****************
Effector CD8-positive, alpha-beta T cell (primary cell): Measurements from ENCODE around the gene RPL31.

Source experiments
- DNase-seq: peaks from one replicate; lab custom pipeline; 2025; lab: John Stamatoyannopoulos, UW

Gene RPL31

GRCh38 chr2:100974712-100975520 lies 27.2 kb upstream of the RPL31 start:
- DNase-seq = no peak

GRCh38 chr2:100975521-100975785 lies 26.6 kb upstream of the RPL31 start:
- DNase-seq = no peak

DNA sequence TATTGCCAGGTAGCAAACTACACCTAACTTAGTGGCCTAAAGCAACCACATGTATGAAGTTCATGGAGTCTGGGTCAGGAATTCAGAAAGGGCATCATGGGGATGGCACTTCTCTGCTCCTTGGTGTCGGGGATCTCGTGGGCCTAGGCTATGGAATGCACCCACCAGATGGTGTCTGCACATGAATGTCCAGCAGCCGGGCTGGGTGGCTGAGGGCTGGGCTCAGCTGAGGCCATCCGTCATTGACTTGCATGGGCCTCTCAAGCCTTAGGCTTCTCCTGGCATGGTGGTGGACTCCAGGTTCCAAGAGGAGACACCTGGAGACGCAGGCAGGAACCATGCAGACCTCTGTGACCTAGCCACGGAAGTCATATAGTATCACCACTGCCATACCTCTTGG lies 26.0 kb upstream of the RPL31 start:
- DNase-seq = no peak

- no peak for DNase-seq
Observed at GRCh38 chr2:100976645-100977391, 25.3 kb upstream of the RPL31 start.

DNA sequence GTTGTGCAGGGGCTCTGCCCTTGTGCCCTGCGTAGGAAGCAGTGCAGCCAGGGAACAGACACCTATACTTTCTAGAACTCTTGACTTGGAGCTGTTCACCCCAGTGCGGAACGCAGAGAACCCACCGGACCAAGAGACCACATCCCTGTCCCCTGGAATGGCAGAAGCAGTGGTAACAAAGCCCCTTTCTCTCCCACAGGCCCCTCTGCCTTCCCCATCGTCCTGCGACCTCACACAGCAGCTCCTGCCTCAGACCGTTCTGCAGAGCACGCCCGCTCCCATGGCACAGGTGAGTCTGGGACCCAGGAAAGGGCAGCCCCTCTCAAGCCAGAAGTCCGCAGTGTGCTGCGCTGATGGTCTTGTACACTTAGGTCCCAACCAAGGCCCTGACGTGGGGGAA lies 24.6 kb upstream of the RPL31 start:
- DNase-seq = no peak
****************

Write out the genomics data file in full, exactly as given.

Effector CD8-positive, alpha-beta T cell (primary cell): Measurements from ENCODE around the gene RPL31.

Source experiments
- DNase-seq: peaks from one replicate; lab custom pipeline; 2025; lab: John Stamatoyannopoulos, UW

Gene RPL31

GRCh38 chr2:100974712-100975520 lies 27.2 kb upstream of the RPL31 start:
- DNase-seq = no peak

GRCh38 chr2:100975521-100975785 lies 26.6 kb upstream of the RPL31 start:
- DNase-seq = no peak

DNA sequence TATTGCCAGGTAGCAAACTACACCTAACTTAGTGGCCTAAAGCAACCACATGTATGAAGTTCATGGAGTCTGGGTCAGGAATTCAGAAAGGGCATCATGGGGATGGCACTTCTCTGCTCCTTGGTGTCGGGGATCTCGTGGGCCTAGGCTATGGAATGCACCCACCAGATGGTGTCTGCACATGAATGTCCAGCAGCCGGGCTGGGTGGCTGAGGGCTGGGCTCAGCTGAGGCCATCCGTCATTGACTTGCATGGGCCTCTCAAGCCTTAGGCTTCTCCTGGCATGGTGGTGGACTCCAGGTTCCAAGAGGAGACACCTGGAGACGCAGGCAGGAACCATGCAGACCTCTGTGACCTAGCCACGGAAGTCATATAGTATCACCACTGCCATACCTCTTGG lies 26.0 kb upstream of the RPL31 start:
- DNase-seq = no peak

- no peak for DNase-seq
Observed at GRCh38 chr2:100976645-100977391, 25.3 kb upstream of the RPL31 start.

DNA sequence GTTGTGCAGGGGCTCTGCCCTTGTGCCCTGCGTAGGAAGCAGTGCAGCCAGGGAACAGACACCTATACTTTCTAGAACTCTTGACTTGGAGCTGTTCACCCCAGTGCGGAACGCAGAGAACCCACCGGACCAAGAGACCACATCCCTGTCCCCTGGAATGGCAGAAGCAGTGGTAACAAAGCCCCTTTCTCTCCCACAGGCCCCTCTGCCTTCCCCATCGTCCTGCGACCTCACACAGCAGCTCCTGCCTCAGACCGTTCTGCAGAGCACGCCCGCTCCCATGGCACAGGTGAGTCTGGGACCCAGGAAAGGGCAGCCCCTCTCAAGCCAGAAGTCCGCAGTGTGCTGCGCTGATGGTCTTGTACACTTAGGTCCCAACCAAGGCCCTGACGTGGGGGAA lies 24.6 kb upstream of the RPL31 start:
- DNase-seq = no peak